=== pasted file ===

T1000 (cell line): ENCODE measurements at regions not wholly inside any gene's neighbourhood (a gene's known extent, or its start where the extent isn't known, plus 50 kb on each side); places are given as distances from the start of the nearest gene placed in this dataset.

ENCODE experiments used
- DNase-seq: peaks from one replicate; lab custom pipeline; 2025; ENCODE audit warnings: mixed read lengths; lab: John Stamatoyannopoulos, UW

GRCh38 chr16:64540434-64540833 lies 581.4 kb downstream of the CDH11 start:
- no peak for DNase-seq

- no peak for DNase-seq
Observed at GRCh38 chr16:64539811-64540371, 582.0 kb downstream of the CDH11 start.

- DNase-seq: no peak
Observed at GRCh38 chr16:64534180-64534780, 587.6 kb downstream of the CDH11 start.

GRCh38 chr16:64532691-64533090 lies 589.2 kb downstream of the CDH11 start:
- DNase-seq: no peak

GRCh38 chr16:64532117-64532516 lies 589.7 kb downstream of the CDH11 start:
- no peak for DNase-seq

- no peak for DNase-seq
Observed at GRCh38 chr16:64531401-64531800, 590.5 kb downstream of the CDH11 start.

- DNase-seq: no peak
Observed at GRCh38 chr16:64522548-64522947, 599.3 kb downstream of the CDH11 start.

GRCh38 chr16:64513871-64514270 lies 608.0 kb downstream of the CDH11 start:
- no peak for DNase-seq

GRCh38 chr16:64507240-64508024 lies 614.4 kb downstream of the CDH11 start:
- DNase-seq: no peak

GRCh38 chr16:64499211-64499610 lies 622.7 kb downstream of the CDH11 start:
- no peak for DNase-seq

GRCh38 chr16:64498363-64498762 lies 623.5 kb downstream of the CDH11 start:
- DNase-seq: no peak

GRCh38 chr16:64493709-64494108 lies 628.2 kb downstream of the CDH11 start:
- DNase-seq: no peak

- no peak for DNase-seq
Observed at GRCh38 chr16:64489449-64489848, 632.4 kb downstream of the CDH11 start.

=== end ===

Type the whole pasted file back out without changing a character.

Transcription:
T1000 (cell line): ENCODE measurements at regions not wholly inside any gene's neighbourhood (a gene's known extent, or its start where the extent isn't known, plus 50 kb on each side); places are given as distances from the start of the nearest gene placed in this dataset.

ENCODE experiments used
- DNase-seq: peaks from one replicate; lab custom pipeline; 2025; ENCODE audit warnings: mixed read lengths; lab: John Stamatoyannopoulos, UW

GRCh38 chr16:64540434-64540833 lies 581.4 kb downstream of the CDH11 start:
- no peak for DNase-seq

- no peak for DNase-seq
Observed at GRCh38 chr16:64539811-64540371, 582.0 kb downstream of the CDH11 start.

- DNase-seq: no peak
Observed at GRCh38 chr16:64534180-64534780, 587.6 kb downstream of the CDH11 start.

GRCh38 chr16:64532691-64533090 lies 589.2 kb downstream of the CDH11 start:
- DNase-seq: no peak

GRCh38 chr16:64532117-64532516 lies 589.7 kb downstream of the CDH11 start:
- no peak for DNase-seq

- no peak for DNase-seq
Observed at GRCh38 chr16:64531401-64531800, 590.5 kb downstream of the CDH11 start.

- DNase-seq: no peak
Observed at GRCh38 chr16:64522548-64522947, 599.3 kb downstream of the CDH11 start.

GRCh38 chr16:64513871-64514270 lies 608.0 kb downstream of the CDH11 start:
- no peak for DNase-seq

GRCh38 chr16:64507240-64508024 lies 614.4 kb downstream of the CDH11 start:
- DNase-seq: no peak

GRCh38 chr16:64499211-64499610 lies 622.7 kb downstream of the CDH11 start:
- no peak for DNase-seq

GRCh38 chr16:64498363-64498762 lies 623.5 kb downstream of the CDH11 start:
- DNase-seq: no peak

GRCh38 chr16:64493709-64494108 lies 628.2 kb downstream of the CDH11 start:
- DNase-seq: no peak

- no peak for DNase-seq
Observed at GRCh38 chr16:64489449-64489848, 632.4 kb downstream of the CDH11 start.